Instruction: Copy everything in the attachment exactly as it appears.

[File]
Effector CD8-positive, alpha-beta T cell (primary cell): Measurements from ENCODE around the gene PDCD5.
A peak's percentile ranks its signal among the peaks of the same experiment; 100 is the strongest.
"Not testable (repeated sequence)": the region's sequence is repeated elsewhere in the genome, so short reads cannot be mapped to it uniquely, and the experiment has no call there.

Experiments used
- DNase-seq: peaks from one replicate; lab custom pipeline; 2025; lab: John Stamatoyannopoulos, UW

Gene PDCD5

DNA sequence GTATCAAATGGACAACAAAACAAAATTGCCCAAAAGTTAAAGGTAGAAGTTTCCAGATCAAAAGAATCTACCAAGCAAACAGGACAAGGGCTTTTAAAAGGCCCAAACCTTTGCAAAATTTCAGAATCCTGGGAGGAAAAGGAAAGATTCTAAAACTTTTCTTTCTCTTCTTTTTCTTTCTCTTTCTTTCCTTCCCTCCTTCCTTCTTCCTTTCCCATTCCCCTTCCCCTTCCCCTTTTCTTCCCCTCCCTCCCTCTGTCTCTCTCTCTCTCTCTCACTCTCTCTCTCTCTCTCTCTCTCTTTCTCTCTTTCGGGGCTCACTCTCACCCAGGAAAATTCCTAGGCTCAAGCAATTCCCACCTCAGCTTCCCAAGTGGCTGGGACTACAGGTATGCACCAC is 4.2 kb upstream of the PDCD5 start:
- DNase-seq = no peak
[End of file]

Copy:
Effector CD8-positive, alpha-beta T cell (primary cell): Measurements from ENCODE around the gene PDCD5.
A peak's percentile ranks its signal among the peaks of the same experiment; 100 is the strongest.
"Not testable (repeated sequence)": the region's sequence is repeated elsewhere in the genome, so short reads cannot be mapped to it uniquely, and the experiment has no call there.

Experiments used
- DNase-seq: peaks from one replicate; lab custom pipeline; 2025; lab: John Stamatoyannopoulos, UW

Gene PDCD5

DNA sequence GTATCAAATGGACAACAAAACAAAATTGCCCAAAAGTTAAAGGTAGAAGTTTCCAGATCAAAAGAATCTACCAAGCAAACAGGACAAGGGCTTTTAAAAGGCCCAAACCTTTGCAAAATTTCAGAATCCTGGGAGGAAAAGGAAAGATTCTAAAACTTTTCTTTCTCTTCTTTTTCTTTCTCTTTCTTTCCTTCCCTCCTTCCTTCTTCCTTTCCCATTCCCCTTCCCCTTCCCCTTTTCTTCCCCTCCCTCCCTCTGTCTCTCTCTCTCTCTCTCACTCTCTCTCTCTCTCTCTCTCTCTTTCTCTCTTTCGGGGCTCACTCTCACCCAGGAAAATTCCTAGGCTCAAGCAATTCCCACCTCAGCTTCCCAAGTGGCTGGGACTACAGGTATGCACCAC is 4.2 kb upstream of the PDCD5 start:
- DNase-seq = no peak